Okay, so who ‘qualifies’ for this right?
Good question. It seems to include…
Equipping gift ministries (1 Corinthians 9:7-14)
Although very different from financing a pastoral, institutional system; it seems that all directives regarding finance in the New Testament are apostolic directives. This means that equipping gift ministries, or apostolic workers, who operate in a pioneering, itinerant capacity ‘qualify’ for this “right”.
Elders – in certain circumstances (1 Timothy 5:17, 18)
In contrast to the pioneering role of an apostolic worker, elders are resident “among” local church communities (1 Peter 5:2). While again, this is very different from the “old school” eldership paradigm, parent-elders who labour in “word and doctrine” are also to be remunerated.
It seems this refers to elders who have a sphere of influence beyond just a simple church family, but who, along with their responsibility there, serve into the context of a number of simple church communities in a local area. Certainly the network of simple churches in the city of Ephesus would have been extensive by the time Paul sent Timothy there and it seems that some elders were asked to serve beyond their simple church families. It, no doubt, also includes Ephesians 4:11 equipping gifts who are more resident in their service of a local fellowship of simple church communities.
Those who fall into these categories have to die to their own pride; die to the reality that living by faith does require that we live as beneficiaries of the generosity of others (Luke 8:1-3; Philippians 4:16). Personally, I certainly don’t want to be a burden to anyone and would prefer to serve “no strings attached”. But until I die to this, I will impoverish myself and others who God intends to connect apostolically through, among other ways, financial support. Again, “the Lord commanded that those who preach the Gospel should live from the Gospel”.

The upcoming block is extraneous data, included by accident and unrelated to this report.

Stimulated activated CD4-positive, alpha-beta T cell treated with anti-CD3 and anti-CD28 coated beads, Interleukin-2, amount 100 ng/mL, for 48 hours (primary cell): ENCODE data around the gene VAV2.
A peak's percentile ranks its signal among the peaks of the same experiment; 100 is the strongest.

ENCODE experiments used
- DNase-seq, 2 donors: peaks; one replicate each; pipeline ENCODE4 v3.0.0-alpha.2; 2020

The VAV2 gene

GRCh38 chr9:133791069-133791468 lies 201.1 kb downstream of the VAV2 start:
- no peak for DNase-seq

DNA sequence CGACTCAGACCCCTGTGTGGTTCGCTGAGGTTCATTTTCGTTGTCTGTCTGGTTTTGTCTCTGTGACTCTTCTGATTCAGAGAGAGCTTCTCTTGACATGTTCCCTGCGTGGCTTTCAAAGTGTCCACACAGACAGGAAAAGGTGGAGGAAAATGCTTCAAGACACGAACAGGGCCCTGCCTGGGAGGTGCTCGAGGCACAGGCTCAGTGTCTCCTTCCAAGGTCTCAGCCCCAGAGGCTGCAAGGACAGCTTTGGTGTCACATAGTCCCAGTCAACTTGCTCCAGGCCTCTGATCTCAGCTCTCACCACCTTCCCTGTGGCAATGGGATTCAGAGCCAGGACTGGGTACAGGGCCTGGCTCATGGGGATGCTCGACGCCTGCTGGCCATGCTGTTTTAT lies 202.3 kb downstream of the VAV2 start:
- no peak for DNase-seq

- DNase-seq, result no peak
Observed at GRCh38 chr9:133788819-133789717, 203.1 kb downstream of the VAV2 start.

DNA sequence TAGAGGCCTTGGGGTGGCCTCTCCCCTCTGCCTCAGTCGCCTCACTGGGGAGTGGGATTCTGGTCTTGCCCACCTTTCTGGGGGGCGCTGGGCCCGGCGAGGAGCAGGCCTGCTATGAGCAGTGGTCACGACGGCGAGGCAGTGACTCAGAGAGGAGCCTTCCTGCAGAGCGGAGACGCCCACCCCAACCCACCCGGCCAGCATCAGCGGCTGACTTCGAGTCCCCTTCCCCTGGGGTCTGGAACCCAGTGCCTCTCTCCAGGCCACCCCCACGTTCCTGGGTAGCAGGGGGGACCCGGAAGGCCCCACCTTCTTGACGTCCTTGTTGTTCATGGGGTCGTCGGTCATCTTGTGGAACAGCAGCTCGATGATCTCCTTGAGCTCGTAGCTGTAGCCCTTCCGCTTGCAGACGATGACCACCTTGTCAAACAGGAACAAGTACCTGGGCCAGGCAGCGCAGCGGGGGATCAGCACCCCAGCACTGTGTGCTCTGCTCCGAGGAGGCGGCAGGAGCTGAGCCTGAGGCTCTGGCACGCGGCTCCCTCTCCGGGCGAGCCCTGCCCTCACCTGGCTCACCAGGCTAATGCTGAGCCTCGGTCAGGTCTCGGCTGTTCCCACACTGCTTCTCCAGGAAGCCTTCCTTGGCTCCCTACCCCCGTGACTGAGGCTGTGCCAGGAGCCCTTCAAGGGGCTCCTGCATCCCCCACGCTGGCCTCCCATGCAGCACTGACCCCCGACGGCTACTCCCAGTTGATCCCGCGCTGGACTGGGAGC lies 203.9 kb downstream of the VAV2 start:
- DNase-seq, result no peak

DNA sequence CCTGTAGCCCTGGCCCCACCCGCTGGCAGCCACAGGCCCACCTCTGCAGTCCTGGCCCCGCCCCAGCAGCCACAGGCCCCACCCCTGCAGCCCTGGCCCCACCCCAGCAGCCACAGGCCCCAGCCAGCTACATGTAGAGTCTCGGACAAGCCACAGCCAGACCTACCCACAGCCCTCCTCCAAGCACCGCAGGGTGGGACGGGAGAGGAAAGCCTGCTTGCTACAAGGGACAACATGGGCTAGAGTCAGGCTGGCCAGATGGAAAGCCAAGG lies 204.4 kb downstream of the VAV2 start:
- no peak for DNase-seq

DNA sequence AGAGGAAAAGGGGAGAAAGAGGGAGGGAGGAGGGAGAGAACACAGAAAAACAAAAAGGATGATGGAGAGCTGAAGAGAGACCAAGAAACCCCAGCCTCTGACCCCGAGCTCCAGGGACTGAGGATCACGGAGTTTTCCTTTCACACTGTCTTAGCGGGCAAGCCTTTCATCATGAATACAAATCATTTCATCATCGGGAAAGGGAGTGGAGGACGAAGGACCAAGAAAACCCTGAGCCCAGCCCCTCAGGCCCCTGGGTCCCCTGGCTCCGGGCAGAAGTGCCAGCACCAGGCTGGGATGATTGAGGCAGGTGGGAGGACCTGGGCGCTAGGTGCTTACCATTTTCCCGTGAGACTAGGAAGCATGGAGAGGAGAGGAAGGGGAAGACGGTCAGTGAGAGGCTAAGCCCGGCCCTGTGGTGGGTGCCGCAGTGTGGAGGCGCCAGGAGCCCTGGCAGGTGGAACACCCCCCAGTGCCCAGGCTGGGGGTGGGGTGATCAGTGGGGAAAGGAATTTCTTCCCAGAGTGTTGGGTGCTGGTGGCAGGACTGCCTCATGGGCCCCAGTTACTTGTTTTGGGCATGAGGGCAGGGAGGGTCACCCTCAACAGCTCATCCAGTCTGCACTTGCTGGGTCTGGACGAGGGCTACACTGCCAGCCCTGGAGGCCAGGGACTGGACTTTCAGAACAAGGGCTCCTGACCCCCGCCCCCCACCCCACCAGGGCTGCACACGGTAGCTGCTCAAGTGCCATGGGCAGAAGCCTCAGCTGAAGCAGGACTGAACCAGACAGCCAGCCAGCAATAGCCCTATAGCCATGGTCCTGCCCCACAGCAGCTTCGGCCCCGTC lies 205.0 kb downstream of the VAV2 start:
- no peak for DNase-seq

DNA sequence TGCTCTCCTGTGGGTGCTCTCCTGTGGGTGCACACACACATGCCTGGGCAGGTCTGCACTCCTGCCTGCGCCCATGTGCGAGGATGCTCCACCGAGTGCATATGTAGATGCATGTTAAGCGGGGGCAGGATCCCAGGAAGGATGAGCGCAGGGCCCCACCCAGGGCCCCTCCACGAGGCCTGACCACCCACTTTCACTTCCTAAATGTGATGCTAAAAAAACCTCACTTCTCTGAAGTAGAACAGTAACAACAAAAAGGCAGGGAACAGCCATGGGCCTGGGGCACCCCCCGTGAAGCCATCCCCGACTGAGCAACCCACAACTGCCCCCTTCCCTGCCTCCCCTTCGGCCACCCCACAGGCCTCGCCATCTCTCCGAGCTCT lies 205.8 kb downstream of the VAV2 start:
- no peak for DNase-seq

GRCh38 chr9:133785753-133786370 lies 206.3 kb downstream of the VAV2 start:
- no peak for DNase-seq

What’s the difference between this and an institutional construct of church?
At least two things: expectations and compulsion.
First, there are no unbiblical expectations: no one is on a salary roll; nobody is “creating” work to fill a day to justify a guaranteed cheque at month end.
Second, there is no compulsion: there is no whipping station to manipulate and compel people to give towards the “vision”. While there is no harm in reminding people of the value of giving and, from time to time, clarifying the administrative procedures involved, this is usually done by those not on the receiving end and is not a scripted “offering time” drive.
Ideally an apostolic worker, for example, should not speak on his own behalf. While there may be times that he has to, this is where team can and should support him.
So what should a simple church give to?
Simple church communities should consider giving in a two-fold way. (I’ve chosen to be practical here, drawing from personal experience, in the hope that this is helpful to the reader and jogs some thought).
Firstly, through spontaneous Spirit-led giving to the needy in their missional sphere of influence and to needs that arise in their spiritual family (1 Timothy 5:3-16; James 1:26, 27; 2:14-17).